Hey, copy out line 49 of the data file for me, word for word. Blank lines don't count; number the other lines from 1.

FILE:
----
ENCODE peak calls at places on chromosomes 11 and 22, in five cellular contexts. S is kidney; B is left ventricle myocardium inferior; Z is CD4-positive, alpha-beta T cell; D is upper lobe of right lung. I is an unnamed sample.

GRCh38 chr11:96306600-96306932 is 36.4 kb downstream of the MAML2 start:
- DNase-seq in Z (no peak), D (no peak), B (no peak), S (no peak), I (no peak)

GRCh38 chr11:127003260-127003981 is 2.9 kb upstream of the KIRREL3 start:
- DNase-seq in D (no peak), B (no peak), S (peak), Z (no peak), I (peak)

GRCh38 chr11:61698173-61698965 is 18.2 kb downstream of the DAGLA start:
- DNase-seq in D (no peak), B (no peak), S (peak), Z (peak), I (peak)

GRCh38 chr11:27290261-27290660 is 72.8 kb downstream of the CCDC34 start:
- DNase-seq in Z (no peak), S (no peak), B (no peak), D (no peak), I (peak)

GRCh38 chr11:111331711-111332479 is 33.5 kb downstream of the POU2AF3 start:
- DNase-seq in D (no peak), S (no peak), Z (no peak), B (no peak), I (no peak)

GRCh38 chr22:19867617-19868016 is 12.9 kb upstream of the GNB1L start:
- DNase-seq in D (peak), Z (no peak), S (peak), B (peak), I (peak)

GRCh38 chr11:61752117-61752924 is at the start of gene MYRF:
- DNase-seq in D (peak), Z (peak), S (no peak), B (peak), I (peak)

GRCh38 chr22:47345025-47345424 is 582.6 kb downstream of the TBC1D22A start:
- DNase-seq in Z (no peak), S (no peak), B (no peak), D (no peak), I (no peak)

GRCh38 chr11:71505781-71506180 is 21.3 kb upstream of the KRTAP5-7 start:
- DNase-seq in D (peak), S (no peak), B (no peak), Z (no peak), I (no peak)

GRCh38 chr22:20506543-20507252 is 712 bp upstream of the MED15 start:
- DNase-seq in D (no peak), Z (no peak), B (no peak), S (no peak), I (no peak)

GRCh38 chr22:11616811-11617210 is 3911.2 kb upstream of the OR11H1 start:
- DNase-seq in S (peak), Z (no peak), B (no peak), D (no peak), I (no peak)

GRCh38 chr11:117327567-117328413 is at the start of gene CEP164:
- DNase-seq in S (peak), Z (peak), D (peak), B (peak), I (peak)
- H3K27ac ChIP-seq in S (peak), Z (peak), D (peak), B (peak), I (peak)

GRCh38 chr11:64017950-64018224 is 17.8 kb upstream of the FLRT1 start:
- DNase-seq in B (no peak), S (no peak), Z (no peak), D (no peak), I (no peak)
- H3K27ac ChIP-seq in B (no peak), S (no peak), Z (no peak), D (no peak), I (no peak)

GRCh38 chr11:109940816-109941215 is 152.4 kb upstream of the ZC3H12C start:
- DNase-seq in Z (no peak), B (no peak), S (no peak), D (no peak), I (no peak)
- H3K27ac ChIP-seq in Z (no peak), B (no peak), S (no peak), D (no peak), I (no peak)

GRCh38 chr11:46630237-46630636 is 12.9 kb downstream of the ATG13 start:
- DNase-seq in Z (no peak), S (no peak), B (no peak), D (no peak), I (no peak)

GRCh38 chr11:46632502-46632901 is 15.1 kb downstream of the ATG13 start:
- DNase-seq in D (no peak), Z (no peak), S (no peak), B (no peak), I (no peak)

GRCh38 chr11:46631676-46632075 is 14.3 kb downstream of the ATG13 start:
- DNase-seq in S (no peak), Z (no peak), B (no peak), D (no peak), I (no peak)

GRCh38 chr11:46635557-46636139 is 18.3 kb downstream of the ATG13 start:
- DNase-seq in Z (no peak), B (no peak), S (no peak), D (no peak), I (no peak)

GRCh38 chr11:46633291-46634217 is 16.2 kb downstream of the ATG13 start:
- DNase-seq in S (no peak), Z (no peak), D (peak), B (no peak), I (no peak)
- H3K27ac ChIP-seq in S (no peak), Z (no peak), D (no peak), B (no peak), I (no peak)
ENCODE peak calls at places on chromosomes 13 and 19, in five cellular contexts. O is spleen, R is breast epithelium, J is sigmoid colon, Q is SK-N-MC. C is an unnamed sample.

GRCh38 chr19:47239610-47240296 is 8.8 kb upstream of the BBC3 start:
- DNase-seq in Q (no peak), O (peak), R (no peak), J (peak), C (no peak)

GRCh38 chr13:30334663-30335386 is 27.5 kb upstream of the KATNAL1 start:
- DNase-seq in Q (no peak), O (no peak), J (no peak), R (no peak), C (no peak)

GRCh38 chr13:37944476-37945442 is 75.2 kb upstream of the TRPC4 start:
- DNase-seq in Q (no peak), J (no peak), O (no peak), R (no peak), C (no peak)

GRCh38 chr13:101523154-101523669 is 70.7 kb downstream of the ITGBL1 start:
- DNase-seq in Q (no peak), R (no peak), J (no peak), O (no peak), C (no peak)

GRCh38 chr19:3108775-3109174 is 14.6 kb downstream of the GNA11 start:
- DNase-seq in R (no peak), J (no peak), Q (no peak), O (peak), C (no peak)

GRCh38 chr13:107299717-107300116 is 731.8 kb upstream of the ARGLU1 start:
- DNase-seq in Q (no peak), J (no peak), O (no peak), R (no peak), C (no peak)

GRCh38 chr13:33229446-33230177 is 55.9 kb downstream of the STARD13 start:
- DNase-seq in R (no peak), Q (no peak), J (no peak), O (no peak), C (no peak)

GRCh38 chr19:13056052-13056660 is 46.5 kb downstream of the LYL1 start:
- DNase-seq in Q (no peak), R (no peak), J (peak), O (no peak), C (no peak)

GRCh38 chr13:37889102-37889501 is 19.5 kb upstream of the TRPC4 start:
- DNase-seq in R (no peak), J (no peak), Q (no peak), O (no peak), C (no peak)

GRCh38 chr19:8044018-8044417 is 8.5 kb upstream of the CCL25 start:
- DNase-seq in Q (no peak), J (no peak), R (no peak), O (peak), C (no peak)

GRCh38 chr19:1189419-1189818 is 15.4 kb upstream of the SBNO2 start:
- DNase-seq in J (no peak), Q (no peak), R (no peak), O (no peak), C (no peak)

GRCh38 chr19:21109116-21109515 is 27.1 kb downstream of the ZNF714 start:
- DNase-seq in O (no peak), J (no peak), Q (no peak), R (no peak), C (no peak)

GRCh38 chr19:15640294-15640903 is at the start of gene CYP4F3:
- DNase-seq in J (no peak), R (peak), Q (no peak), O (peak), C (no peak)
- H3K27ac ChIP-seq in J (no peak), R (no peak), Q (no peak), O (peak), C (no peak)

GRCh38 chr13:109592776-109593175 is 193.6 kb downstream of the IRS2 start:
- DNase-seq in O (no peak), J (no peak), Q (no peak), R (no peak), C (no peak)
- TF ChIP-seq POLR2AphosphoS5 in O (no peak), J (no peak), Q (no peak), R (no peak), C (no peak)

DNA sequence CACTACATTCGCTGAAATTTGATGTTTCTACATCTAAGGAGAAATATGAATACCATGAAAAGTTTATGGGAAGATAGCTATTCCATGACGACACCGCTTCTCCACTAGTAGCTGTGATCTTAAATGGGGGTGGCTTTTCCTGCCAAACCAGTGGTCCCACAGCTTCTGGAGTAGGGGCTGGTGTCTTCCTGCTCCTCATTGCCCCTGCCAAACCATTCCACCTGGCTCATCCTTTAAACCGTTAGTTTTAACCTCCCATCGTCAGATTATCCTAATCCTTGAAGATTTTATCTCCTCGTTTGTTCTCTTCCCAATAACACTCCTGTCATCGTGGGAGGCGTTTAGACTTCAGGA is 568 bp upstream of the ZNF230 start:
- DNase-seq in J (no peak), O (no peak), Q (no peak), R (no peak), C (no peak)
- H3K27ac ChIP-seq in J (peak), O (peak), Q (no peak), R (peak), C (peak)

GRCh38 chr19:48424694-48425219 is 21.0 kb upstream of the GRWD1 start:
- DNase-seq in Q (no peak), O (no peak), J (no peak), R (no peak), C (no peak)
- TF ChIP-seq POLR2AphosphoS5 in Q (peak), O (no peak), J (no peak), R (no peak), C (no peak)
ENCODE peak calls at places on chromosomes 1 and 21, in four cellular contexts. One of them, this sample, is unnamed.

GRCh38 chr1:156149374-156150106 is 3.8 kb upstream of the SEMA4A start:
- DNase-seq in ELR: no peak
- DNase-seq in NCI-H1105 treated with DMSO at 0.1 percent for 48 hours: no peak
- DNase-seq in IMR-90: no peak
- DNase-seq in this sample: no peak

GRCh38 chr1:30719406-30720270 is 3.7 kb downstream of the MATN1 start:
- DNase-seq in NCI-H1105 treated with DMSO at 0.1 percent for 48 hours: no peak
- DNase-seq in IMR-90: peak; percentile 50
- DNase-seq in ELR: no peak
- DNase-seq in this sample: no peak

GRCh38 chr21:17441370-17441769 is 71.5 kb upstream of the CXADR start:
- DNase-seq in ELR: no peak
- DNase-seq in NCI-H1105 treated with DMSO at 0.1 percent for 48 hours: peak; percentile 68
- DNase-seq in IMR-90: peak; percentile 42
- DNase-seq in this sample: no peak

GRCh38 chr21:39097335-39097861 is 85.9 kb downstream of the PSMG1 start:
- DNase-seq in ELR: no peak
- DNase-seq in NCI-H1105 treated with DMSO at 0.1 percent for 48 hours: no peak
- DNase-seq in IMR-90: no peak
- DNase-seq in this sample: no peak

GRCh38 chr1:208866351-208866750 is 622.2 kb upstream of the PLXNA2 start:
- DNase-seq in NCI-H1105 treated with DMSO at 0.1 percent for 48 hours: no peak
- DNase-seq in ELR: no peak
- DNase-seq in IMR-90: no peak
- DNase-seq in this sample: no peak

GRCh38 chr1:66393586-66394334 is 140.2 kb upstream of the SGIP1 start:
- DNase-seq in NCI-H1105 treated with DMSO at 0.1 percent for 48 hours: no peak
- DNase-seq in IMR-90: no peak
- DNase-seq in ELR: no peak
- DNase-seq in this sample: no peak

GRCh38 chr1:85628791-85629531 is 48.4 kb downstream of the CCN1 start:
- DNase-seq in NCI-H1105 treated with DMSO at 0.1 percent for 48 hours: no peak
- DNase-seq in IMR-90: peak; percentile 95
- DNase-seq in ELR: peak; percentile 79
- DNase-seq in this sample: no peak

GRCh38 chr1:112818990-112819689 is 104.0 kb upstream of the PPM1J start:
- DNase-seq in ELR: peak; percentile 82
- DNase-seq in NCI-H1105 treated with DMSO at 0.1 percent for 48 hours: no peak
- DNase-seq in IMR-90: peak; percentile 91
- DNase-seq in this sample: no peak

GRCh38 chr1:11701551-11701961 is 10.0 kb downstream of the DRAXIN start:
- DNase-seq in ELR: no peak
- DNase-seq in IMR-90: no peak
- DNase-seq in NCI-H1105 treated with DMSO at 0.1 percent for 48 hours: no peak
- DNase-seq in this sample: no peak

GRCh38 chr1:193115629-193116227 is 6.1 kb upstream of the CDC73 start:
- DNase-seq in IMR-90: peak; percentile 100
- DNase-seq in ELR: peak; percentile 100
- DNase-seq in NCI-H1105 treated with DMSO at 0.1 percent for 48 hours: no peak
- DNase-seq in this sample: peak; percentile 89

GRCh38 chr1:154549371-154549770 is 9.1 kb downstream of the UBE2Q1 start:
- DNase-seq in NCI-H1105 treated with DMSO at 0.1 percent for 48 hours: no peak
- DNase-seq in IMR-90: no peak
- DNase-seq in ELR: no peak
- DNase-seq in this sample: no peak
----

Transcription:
GRCh38 chr13:37944476-37945442 is 75.2 kb upstream of the TRPC4 start: